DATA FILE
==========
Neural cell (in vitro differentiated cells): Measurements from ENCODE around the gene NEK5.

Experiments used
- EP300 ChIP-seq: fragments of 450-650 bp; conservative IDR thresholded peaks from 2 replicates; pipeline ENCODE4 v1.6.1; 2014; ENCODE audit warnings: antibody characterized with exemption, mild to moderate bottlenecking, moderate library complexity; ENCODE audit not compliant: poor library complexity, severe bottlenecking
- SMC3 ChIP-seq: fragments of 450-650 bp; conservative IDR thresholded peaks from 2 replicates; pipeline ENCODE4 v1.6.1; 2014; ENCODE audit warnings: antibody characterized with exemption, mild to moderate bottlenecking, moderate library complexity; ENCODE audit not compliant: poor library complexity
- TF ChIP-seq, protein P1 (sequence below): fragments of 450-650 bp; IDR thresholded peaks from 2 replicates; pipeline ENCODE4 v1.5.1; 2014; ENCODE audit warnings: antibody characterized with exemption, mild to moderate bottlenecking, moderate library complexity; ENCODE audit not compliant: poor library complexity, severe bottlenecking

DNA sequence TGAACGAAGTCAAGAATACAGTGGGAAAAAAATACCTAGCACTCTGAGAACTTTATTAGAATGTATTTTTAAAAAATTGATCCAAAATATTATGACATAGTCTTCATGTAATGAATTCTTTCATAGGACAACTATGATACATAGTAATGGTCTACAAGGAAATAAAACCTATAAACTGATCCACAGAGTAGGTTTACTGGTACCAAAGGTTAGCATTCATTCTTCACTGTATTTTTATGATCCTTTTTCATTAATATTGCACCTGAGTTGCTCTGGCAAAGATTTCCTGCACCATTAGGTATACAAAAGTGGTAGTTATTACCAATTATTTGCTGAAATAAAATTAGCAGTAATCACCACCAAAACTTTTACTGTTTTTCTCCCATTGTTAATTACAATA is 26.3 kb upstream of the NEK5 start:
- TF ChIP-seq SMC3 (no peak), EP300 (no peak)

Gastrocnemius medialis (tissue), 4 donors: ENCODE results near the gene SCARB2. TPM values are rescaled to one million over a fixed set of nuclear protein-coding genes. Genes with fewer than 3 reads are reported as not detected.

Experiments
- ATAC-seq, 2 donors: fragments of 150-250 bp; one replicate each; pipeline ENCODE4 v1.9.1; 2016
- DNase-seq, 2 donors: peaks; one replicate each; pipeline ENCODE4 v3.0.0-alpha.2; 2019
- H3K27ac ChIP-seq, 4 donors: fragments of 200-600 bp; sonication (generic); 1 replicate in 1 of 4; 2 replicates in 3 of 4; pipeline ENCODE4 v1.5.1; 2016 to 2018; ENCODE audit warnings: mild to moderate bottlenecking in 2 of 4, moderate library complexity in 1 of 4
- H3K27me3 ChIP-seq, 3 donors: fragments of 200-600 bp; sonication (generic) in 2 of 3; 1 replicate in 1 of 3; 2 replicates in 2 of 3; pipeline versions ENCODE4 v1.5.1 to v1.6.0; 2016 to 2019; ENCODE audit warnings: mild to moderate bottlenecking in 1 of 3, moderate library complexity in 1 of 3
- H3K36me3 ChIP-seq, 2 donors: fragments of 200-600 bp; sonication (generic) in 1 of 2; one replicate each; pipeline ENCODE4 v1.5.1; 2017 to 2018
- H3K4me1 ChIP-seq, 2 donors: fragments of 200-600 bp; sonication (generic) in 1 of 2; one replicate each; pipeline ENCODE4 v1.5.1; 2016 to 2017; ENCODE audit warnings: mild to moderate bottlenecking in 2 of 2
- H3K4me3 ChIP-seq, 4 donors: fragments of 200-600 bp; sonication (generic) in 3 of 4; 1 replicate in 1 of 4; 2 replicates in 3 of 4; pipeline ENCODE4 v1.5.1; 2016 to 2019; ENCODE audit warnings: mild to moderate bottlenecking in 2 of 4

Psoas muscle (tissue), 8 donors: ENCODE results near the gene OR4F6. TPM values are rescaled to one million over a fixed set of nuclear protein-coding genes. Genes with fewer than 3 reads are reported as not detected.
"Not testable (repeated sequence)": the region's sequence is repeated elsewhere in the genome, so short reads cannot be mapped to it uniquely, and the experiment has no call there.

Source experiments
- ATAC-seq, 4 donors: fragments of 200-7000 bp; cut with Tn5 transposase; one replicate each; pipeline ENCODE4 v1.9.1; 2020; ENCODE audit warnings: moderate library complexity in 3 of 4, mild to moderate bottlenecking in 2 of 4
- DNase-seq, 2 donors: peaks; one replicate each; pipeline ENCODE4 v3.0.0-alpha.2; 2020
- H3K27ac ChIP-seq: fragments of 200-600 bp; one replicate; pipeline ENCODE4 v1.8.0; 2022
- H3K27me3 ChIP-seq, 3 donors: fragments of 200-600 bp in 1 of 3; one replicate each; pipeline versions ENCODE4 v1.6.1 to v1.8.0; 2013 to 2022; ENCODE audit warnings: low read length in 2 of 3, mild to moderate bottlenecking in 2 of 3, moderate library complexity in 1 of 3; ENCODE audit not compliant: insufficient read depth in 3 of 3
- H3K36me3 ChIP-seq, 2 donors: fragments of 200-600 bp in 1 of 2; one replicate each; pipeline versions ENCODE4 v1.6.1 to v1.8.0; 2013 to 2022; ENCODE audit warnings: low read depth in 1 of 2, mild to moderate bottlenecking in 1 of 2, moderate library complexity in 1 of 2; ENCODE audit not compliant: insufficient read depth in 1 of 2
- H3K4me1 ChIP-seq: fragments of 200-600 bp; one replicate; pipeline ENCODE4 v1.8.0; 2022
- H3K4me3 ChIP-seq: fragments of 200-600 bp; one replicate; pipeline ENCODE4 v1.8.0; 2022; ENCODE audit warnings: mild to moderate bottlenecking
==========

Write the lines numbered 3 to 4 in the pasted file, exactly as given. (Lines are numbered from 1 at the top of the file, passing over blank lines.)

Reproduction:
- EP300 ChIP-seq: fragments of 450-650 bp; conservative IDR thresholded peaks from 2 replicates; pipeline ENCODE4 v1.6.1; 2014; ENCODE audit warnings: antibody characterized with exemption, mild to moderate bottlenecking, moderate library complexity; ENCODE audit not compliant: poor library complexity, severe bottlenecking
- SMC3 ChIP-seq: fragments of 450-650 bp; conservative IDR thresholded peaks from 2 replicates; pipeline ENCODE4 v1.6.1; 2014; ENCODE audit warnings: antibody characterized with exemption, mild to moderate bottlenecking, moderate library complexity; ENCODE audit not compliant: poor library complexity